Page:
Photos From San Miguel

My connection to San Miguel de Allende Mexico started in 2013. Kate Joyce, a good friend of mine from my advertising days in Boston, had purchased a home there five years before. Being a former photographer’s rep she knew of San Miguel’s popularity as a fashion shoot destination and bought a house (Casa de la Ventanas) to be used as a rental for photography and film crews.

The destination’s popularity was cemented in the 1970’s, when Vogue Magazine photographer Debora Turbeville bought what is now the Casa No Name and turned it into a popular set for New York fashion. Magazines of the day rushed to San Miguel to take advantage of it’s old world colonial architecture, colorful streets and a temperate mountain climate where flowers are always in bloom.

Kate had invited me to visit for years and I finally took her up on it as an opportunity to shoot Di de Los Muertos or Day of the Dead celebrations. I’ve been to every Day of the Dead celebration since. The San Miguel bug bit me. It’s one of the more photogenic places I’ve ever been to and as always, the Mexican people are warm and welcoming. San Miguel has become one of my favorite places in the world for photographing people.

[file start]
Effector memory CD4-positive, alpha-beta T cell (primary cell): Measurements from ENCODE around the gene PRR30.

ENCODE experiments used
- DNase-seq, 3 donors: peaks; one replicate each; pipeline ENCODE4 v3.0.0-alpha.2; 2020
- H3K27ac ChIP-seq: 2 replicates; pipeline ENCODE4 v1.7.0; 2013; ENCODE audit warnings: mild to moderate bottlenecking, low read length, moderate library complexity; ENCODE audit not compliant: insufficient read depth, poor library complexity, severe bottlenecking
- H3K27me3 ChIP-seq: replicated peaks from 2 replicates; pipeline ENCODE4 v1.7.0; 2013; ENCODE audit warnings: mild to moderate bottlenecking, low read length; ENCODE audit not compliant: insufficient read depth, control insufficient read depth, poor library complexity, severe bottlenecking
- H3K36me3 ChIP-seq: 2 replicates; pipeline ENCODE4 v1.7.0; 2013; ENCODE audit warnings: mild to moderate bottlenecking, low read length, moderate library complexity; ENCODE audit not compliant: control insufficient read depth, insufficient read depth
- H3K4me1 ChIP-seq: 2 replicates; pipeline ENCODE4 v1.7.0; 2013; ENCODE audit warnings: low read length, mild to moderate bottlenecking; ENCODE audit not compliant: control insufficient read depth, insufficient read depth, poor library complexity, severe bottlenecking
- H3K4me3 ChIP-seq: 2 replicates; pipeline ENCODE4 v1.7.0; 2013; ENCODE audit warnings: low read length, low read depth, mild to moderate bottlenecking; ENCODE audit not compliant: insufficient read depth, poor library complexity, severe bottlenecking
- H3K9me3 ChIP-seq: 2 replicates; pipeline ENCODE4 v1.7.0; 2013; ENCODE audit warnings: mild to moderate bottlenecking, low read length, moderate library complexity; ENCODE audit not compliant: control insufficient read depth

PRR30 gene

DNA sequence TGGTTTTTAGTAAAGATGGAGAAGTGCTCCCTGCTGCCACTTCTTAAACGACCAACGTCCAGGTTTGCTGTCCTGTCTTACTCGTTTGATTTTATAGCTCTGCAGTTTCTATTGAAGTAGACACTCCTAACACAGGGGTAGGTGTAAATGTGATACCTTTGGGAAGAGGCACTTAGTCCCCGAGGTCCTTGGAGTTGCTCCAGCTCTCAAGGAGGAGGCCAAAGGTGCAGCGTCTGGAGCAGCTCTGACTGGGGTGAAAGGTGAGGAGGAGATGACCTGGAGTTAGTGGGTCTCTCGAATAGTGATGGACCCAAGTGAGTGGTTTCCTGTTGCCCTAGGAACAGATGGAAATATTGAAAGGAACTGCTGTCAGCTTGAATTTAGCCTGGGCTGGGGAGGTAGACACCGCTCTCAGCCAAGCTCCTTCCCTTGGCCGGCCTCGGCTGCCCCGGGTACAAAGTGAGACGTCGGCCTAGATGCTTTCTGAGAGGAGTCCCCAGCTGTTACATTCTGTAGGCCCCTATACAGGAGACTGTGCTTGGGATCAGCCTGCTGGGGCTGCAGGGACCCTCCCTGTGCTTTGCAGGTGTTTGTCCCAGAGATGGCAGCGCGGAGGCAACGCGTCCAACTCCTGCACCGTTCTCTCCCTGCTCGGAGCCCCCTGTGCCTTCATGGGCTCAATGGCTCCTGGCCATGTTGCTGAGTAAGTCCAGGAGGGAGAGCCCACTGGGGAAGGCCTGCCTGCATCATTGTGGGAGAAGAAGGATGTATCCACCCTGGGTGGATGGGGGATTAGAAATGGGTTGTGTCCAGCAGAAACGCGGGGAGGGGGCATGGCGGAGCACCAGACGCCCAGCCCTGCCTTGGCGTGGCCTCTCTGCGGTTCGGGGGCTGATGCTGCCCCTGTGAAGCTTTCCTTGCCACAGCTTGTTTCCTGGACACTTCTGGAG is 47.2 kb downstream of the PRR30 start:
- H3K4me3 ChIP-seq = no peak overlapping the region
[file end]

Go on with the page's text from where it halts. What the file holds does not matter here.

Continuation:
The city today is much more sophisticated and international then it was back in the Debora Turbeville days. Today it’s the home of over nine thousand x-pats, many of which are artists. It’s one of Mexico’s most important art destinations, with hundreds of galleries and artist’s from all over the world. The culinary industry has exploded as well, with world-class restaurants and famous international chefs. Yet with all of changes, much of San Miguel remains the same, a colorful, welcoming little mountain town and a mecca for anyone with a camera.

PS: My friend Kate now rents her home out to regular folks like us. Look at Casa de la Ventanas on the web and on Facebook. Pictures lower right.